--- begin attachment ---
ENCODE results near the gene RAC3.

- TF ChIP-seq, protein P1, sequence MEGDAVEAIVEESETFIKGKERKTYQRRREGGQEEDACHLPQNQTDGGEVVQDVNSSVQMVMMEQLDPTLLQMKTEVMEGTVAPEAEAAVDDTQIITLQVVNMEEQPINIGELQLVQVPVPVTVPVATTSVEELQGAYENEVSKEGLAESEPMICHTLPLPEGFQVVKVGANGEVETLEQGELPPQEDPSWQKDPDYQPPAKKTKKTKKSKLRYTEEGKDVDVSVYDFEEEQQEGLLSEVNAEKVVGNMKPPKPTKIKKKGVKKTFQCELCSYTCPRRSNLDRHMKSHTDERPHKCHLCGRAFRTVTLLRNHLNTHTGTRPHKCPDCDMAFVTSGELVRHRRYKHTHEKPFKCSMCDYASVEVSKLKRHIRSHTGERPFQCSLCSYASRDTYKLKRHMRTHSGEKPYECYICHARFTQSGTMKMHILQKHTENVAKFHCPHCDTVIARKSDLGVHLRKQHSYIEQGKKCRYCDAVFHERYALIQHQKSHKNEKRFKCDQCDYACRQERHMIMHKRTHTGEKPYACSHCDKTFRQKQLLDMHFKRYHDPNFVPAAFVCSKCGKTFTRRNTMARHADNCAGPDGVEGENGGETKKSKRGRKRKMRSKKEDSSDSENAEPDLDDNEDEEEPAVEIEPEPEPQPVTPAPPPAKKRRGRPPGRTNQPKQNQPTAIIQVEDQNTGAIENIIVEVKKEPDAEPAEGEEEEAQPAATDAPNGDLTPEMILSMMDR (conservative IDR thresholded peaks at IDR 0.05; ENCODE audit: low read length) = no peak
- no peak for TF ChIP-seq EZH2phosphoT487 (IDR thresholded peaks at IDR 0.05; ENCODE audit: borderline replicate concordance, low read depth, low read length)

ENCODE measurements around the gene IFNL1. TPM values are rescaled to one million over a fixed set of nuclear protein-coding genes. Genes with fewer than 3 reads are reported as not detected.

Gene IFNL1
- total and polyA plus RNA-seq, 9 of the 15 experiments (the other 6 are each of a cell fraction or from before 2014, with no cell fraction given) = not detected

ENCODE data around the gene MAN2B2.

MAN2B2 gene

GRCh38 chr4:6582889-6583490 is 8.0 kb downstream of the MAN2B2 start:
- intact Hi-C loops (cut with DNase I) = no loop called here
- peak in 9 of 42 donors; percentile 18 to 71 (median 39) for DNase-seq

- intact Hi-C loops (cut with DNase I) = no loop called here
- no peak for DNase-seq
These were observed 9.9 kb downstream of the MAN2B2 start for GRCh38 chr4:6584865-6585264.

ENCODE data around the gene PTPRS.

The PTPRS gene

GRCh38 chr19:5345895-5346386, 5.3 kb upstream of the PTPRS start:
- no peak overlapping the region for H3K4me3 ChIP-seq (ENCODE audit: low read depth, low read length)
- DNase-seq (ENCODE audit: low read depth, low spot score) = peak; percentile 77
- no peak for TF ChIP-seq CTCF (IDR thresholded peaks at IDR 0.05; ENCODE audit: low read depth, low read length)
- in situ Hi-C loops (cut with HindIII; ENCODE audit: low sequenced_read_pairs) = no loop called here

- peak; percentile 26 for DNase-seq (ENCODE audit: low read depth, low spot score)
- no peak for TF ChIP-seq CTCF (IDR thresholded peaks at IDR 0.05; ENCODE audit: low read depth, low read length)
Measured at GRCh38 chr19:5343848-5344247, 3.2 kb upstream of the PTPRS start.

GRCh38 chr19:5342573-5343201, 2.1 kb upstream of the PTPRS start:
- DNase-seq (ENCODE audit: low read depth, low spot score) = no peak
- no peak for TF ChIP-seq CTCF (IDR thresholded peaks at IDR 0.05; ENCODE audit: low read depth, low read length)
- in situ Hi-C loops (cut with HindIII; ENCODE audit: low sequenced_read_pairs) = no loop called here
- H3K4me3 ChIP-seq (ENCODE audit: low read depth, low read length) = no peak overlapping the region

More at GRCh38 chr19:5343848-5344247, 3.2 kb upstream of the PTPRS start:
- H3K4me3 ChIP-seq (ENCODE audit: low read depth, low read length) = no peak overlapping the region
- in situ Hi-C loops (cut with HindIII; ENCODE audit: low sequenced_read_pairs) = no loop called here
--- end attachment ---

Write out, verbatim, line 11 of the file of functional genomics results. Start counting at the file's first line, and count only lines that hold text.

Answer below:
- peak in 9 of 42 donors; percentile 18 to 71 (median 39) for DNase-seq